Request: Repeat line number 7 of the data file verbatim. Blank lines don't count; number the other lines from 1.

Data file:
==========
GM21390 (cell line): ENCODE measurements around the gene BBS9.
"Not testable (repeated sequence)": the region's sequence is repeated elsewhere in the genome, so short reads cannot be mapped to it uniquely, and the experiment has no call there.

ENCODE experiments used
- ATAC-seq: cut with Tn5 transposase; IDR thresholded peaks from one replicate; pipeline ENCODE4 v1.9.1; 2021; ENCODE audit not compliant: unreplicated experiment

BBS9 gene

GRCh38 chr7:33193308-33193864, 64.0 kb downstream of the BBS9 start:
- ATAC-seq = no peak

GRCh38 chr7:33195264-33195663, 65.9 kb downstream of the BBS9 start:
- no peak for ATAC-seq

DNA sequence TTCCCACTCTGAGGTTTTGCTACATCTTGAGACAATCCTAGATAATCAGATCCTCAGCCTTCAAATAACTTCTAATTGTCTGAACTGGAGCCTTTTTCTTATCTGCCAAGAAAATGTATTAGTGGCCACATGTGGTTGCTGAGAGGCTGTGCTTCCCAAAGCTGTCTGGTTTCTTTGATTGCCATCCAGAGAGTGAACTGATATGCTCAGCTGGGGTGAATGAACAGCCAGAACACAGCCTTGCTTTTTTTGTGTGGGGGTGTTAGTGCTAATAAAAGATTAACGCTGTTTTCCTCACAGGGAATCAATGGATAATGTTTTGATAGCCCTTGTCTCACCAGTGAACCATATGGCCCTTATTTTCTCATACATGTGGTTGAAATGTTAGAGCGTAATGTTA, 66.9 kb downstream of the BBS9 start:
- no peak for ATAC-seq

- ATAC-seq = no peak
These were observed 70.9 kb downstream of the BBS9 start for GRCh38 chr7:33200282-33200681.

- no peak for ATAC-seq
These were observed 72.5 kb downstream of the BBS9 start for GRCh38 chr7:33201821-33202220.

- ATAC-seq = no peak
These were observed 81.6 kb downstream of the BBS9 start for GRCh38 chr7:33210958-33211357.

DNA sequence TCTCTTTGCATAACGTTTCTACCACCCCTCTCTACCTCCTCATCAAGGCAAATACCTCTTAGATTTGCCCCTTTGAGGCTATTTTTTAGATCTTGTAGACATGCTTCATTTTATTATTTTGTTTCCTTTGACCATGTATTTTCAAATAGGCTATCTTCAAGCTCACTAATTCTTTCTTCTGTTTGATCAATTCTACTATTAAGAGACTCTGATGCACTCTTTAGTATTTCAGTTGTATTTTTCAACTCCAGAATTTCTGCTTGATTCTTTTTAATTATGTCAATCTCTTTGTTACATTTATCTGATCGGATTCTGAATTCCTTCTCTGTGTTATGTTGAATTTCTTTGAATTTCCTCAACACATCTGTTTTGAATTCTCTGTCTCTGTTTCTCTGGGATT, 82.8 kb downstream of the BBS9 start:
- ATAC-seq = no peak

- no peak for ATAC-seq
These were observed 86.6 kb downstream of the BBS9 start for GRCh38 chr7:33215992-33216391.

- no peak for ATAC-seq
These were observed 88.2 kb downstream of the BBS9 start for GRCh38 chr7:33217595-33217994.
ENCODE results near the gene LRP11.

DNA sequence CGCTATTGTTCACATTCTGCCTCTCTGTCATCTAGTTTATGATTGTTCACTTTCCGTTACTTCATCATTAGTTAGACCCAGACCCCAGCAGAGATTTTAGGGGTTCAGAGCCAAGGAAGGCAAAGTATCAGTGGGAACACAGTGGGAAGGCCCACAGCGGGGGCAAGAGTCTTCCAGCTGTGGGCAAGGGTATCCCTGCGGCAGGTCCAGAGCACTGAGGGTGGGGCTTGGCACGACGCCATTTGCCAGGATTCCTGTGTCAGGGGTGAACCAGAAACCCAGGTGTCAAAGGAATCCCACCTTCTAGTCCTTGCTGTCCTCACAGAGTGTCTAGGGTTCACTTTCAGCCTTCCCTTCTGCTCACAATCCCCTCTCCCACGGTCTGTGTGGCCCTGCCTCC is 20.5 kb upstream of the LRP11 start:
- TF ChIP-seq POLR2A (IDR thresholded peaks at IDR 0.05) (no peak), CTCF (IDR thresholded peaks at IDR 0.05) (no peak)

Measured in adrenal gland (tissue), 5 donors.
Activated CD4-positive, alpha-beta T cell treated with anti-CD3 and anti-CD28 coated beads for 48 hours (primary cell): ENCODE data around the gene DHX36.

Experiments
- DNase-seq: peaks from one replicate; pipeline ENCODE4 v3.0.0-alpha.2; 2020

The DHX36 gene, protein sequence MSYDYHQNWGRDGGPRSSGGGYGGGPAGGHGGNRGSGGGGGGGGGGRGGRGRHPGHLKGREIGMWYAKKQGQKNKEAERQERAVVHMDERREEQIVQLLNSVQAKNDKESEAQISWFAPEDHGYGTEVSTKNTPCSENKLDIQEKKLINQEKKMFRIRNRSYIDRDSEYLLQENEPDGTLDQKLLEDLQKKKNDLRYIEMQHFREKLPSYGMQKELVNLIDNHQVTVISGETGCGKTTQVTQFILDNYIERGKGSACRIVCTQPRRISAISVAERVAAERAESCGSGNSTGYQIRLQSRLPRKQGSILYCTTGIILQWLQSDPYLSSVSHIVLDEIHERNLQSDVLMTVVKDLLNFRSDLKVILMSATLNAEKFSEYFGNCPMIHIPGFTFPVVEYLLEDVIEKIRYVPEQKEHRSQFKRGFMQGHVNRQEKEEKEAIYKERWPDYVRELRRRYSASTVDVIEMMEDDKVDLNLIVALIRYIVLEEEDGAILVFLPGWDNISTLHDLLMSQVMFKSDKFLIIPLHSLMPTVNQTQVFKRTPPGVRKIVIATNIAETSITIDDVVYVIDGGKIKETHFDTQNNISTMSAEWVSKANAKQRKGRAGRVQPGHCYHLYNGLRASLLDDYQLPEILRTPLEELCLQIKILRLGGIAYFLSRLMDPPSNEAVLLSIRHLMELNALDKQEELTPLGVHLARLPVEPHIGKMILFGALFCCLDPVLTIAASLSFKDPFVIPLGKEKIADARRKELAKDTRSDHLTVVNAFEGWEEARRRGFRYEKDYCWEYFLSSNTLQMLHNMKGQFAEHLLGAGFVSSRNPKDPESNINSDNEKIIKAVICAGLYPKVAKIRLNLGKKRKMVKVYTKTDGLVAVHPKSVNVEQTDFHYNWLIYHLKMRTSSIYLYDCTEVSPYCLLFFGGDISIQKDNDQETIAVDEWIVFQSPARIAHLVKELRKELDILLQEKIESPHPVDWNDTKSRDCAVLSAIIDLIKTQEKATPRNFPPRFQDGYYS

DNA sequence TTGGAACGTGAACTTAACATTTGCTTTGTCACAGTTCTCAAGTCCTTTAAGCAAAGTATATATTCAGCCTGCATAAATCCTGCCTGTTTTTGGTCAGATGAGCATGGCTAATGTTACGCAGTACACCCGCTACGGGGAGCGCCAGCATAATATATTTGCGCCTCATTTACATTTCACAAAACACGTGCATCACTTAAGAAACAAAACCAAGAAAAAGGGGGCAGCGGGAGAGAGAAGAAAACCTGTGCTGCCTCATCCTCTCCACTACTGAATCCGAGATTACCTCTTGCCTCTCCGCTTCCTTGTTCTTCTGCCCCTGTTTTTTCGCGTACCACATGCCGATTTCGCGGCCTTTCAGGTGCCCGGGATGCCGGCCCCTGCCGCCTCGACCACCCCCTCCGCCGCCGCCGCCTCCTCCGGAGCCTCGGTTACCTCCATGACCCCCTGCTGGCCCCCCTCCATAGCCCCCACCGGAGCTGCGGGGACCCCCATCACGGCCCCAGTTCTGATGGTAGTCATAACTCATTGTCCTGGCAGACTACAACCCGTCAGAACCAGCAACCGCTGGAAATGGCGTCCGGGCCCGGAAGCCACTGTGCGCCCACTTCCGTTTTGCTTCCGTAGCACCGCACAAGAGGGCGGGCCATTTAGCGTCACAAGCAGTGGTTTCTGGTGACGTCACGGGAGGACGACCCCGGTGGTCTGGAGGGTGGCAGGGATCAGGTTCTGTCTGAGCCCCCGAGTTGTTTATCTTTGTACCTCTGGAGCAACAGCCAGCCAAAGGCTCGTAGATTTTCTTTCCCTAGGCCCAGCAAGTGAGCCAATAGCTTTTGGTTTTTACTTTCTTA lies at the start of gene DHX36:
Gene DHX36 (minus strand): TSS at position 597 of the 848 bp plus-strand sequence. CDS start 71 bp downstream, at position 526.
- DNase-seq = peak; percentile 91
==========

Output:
- ATAC-seq = no peak